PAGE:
Jakarta (Jakarta Globe) – The Ministry of Health and the National Agency for Drug and Food Control, or BPOM, are presenting a four-day workshop in Jakarta this week as part of efforts to raise food safety standards in Indonesia.
The food control system assessment workshop, supported by the United Nations Food and Agriculture Organization (FAO) and the World Health Organization (WHO), started on Monday (03/04).
It is aimed at raising the competence levels of Indonesian officials in food safety, and to enable them to self-assess their food control systems.
“The FAO is committed to raising food safety in support of Indonesia’s public health priorities, and as a vehicle to improve food quality, which is essential to achieving food and nutrition security,” Mark Smulders, the FAO representative in Indonesia, said in a statement.
“An effective national food control system is needed to protect consumer health, and to ensure good trade practices. Safe food benefits everyone,” he added.
According to the statement, the FAO and WHO have developed a comprehensive assessment tool for food control systems, which comes along with guidance materials on its application, that will be useful for member countries.
Officials from the National Development Planning Board (Bappenas), Coordinating Ministry for Human Development and Culture, Ministry of Agriculture, Ministry of Marine Affairs and Fisheries, Ministry of Environment and Forestry, Ministry of Trade, Ministry of Industry and National Standardization Agency (BSN) are also participating the workshop.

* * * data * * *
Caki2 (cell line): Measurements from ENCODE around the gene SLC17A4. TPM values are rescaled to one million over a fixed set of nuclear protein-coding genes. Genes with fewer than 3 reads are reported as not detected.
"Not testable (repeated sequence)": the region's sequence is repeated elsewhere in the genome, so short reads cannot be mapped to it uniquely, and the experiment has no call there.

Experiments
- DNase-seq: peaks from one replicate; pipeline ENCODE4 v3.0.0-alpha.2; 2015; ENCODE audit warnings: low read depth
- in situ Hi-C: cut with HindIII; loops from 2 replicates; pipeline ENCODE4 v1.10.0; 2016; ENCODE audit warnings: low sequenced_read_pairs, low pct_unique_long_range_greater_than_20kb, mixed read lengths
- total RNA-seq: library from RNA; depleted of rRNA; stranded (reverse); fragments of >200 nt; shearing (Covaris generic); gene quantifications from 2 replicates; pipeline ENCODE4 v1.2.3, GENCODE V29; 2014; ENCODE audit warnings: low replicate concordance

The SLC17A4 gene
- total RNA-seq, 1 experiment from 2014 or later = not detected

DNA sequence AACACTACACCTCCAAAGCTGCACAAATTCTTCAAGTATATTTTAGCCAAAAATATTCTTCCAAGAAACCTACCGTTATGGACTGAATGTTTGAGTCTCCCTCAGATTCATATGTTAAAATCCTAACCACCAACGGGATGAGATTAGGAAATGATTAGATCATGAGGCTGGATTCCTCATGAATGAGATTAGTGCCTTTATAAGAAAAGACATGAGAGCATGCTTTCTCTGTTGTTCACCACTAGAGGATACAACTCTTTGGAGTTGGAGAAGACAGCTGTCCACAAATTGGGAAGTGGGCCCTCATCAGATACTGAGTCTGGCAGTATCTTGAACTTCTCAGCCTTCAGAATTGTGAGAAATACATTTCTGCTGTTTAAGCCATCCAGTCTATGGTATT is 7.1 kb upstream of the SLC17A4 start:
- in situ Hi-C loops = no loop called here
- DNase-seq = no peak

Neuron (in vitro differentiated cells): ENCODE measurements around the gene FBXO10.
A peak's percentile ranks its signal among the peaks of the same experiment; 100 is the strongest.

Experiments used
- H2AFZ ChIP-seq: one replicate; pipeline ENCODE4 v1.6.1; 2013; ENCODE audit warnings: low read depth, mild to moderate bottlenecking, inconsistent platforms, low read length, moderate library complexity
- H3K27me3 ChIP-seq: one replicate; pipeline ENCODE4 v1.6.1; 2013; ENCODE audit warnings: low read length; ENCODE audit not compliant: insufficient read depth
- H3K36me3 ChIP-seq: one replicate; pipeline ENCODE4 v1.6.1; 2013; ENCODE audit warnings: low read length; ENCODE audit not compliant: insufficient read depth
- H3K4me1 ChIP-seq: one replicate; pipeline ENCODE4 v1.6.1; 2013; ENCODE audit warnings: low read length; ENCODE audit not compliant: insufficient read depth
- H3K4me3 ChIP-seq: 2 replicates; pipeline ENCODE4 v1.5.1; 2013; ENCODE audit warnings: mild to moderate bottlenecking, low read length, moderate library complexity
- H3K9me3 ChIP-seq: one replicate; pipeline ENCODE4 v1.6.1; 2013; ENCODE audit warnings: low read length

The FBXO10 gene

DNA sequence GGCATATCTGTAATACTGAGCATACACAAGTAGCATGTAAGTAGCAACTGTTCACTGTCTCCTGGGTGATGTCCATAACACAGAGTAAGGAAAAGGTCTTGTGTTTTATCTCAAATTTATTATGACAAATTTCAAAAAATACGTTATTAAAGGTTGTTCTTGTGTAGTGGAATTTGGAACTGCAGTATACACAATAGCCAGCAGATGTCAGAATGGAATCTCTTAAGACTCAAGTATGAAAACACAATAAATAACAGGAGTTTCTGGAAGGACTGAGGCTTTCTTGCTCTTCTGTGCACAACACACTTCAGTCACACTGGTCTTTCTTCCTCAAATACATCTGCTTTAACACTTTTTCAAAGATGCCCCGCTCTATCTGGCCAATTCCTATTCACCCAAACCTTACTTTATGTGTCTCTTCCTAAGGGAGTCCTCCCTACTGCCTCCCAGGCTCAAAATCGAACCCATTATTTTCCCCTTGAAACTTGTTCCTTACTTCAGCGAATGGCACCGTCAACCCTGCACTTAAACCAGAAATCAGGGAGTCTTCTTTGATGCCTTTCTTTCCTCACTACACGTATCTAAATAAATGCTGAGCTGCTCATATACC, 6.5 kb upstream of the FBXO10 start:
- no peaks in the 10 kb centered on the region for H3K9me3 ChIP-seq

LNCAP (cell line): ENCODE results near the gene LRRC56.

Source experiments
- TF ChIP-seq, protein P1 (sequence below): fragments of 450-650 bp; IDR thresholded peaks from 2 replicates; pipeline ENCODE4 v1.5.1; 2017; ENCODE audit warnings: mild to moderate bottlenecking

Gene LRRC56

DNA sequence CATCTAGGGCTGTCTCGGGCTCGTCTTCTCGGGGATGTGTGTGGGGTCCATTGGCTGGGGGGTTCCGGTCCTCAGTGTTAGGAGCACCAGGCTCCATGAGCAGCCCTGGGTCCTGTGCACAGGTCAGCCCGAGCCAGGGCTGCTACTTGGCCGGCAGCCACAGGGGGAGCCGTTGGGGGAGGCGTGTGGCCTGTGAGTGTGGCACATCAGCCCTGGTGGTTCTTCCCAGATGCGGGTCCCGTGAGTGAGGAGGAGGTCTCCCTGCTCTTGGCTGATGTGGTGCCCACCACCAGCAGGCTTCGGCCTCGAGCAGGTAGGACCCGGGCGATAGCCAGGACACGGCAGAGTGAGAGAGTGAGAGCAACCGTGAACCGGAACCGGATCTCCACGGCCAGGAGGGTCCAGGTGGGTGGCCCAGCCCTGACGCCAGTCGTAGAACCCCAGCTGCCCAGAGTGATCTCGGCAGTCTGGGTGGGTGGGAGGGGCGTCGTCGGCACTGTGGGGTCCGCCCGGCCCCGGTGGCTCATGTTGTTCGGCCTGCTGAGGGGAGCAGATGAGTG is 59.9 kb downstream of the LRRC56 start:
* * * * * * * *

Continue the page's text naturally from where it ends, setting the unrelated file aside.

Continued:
Representatives of provincial and district governments, industry associations, experts and executives of food-related research centers are also attending.
The FAO said globalization of food supply chains, combined with industrialization and urbanization, have changed the dietary habits of people around the world. This poses an important challenge to national authorities.
The statement cites surveillance and product sampling carried out by the BPOM between 2011 and 2015, which showed that the number of food products that did not meet acceptable standards increased by about 35 percent.
Hazardous substances misused as food additives and microbial contamination are often found in food products circulating in the country.
The FAO also cited BPOM data showing that the number of reported outbreaks of serious food poisoning in Indonesia increased to 61 in 2015 from 48 in 2013.
“Access to safe food is a basic human necessity, and is essential for food and nutrition security to be achieved. Food security exists when all people, at all times, have physical, social and economic access to sufficient, safe and nutritious food to meet their dietary needs and food preferences for an active and healthy life,” the FAO said.